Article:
A little late on posting this blog…but what a great day this was last month and what a pleasure to work alongside Monique Guterres-Harrison from Seaweed Cuisine, Shannon Smerdon from Harvest and Alex Herbert – great chefs and great people.
As the Sample launch lunch of what went on to become a really fantastic festival, it truly was a great pleasure to be involved…and cook in the name of Rockpool, a dish from Neil Perry’s book “Balance & Harmony”, and to be able to utilise the incredible Bangalow Sweet Pork. Plates were by the talented Suvira McDonald – beer and wine flowed (including the sensational Nanny Goat Pinot Noir and local hero Stone & Wood)…and so it began. Let’s hope the Spice Lunch becomes a staple of this great local festival and celebration of the Northern Rivers.
Oysters with black bean and chilli
5 spice tempura tofu with sauteed chilli enoki
Warm macademia nuts with salted fingerlime dust
Local blue eye fillet encrusted with sesame seeds, davidson plum spice sauce and candied lemon aspen with mizuna & crushed macademias
Beef massaman curry of dry aged Hayters Hill beef with cucumber, ginger and peanuts
Sweet black vinegar Bangalow pork belly with steamed asian greens
Coopers Shoot tomato and snow pea salad with tamarind and lime
Passionfruit ginger ice cream, salty caramel tapioca & macademia: crispy pineapple
SWEET BLACK VINEGAR PORK BELLY
Serves 4 as part of a shared banquet
500g boneless pork belly, cut int 3cm thick pieces across the grain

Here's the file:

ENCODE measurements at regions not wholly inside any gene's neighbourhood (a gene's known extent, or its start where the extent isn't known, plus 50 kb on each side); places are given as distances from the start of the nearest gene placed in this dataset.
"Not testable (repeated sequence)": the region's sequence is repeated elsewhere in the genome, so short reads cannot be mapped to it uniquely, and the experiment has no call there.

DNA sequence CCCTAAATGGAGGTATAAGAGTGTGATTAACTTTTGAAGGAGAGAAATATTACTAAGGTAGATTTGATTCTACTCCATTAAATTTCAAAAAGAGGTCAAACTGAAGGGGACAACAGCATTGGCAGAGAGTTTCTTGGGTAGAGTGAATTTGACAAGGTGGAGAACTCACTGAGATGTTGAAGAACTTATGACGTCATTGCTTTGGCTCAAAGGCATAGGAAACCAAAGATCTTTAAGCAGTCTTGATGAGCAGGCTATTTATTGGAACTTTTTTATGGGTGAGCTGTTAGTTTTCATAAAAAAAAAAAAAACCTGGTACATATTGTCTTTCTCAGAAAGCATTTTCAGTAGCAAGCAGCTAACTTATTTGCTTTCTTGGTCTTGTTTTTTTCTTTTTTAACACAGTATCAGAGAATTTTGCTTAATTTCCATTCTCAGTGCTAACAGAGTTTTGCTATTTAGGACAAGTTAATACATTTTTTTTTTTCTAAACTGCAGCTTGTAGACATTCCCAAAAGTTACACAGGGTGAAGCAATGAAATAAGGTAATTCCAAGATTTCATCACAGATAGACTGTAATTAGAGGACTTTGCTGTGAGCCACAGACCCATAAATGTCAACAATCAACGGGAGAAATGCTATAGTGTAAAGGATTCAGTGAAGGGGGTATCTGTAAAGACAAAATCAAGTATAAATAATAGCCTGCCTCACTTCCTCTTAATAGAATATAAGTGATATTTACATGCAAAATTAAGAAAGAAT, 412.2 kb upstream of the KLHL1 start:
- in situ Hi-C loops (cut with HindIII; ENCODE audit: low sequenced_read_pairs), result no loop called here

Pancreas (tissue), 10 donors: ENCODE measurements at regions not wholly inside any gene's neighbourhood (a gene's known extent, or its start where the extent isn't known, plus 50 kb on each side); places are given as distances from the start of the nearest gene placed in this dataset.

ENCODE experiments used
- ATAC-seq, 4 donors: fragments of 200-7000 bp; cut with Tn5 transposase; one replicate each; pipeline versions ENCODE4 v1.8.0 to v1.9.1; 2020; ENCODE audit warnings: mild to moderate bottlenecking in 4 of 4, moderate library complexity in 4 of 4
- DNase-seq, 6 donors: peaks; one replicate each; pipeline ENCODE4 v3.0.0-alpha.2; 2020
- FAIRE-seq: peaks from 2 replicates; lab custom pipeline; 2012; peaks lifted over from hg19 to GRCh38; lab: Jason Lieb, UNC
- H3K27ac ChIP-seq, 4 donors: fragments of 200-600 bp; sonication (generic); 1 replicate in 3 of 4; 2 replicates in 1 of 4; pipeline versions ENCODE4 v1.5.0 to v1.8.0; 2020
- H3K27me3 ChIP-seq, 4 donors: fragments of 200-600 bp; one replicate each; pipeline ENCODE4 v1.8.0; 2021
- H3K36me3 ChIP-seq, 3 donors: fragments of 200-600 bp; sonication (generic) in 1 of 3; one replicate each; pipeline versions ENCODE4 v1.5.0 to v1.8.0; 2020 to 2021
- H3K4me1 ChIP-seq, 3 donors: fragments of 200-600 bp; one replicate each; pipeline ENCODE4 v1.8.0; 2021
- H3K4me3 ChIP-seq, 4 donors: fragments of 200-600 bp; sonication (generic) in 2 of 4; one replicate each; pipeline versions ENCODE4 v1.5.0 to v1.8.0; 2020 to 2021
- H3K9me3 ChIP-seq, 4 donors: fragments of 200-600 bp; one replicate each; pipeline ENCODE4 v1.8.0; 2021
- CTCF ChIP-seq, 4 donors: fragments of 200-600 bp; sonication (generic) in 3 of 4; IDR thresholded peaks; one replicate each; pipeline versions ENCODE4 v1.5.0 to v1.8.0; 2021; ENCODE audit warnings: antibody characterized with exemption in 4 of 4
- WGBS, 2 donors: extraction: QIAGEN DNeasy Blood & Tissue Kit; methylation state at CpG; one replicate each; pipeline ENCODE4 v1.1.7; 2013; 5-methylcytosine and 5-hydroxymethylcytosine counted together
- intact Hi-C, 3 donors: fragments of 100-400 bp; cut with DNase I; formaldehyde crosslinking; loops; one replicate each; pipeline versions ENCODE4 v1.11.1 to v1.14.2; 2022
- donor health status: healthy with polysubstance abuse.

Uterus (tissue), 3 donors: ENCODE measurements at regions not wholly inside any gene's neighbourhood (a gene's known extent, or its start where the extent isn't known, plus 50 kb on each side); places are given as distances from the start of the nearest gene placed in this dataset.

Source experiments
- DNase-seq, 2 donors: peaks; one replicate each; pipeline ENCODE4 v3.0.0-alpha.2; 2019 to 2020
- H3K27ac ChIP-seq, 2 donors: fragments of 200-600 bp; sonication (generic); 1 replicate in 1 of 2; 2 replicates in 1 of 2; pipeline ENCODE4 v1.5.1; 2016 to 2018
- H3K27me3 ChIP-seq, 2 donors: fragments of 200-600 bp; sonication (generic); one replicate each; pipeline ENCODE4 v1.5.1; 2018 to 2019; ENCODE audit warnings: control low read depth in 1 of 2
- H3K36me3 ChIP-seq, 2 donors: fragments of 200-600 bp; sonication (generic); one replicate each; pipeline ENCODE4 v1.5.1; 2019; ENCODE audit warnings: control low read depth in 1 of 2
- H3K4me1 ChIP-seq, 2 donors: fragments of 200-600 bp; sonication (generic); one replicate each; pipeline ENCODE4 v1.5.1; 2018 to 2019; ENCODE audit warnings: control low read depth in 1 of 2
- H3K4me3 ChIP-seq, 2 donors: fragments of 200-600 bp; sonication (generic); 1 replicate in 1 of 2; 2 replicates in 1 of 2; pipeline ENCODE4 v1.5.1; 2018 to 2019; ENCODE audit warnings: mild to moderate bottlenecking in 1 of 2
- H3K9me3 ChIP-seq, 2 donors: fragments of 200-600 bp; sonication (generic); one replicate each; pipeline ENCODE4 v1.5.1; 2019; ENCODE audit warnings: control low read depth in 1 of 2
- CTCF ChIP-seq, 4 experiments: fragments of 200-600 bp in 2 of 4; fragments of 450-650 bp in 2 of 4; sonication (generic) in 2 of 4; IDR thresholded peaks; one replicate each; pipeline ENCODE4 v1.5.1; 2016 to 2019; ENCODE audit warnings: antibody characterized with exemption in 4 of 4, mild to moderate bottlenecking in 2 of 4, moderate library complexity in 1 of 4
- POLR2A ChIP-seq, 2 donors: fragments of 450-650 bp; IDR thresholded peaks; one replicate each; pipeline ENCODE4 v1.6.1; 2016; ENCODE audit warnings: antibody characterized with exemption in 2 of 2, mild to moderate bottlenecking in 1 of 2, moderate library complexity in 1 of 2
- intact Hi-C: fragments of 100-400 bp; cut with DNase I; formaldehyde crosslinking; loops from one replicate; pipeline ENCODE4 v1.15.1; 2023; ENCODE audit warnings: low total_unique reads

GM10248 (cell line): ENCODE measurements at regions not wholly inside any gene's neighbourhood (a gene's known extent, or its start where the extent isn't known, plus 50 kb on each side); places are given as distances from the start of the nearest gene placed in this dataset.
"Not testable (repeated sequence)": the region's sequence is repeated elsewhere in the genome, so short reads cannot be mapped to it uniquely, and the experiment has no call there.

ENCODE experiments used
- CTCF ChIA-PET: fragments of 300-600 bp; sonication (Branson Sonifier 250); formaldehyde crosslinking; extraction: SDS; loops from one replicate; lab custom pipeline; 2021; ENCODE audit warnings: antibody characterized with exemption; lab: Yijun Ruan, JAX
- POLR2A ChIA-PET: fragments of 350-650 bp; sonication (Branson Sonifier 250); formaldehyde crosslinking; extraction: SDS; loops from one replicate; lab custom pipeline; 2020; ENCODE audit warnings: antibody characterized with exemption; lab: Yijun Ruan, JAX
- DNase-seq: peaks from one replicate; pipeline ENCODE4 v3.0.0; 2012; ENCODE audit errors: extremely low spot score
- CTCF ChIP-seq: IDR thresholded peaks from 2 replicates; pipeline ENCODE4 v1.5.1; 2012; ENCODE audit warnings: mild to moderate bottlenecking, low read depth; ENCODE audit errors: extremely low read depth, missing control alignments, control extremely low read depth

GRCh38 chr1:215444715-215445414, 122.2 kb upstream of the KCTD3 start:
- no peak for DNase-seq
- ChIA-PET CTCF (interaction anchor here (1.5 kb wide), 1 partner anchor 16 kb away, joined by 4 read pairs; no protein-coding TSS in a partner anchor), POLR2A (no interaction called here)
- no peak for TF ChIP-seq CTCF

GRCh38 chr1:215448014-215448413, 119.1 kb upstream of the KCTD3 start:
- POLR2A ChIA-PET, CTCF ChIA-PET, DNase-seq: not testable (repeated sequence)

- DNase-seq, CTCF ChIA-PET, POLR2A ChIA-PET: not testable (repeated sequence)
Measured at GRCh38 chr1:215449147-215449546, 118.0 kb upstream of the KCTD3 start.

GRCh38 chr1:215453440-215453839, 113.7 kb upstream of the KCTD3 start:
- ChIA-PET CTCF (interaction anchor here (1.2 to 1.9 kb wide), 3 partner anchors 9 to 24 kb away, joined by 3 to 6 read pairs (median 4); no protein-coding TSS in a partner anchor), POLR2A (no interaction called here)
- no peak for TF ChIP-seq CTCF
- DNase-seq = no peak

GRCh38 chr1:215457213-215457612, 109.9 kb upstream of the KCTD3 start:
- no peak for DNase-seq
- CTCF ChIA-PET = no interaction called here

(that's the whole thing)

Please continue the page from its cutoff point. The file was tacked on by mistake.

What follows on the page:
1/2 teaspoon sea salt
1/4 teaspoon sugar
1/2 teaspoon shaoxing
2 teaspoons light soy sauce
2 1/2 tablespoons peanut oil
60g soft brown sugar
4 tablespoons Chinkiang black vinegar
Finely sliced spring onion, to serve
Roasted sesame seeds, to serve
Mix together 1/4 teaspoon of the sea salt, the sugar, shaoxing, soy sauce and 1/2 tablespoon of the peanut oil. Add the pork and leave to marinate for at least 2 hours, or overnight. Remove the pork from the marinade and pat dry with paper towel.
Heat a wok until smoking. Add the remaining oil and, when hot, stir fry the pork in batches for about 4 minutes, turning occasionally, until well coloured on all sides. Return all the pork to the wok and add the brown sugar, vinegar, remaining salt and 375ml water. Bring to the boil then reduce to a low simmer. Cover and cook for 1 to 1 1/2 hours or until the pork is very tender. If the sauce is a little thin, remove the pork from the sauce and return the wok to the heat. Boil until it has a syrupy consistency, then pour over the pork. Sprinkle with the sliced spring onion and sesame seeds.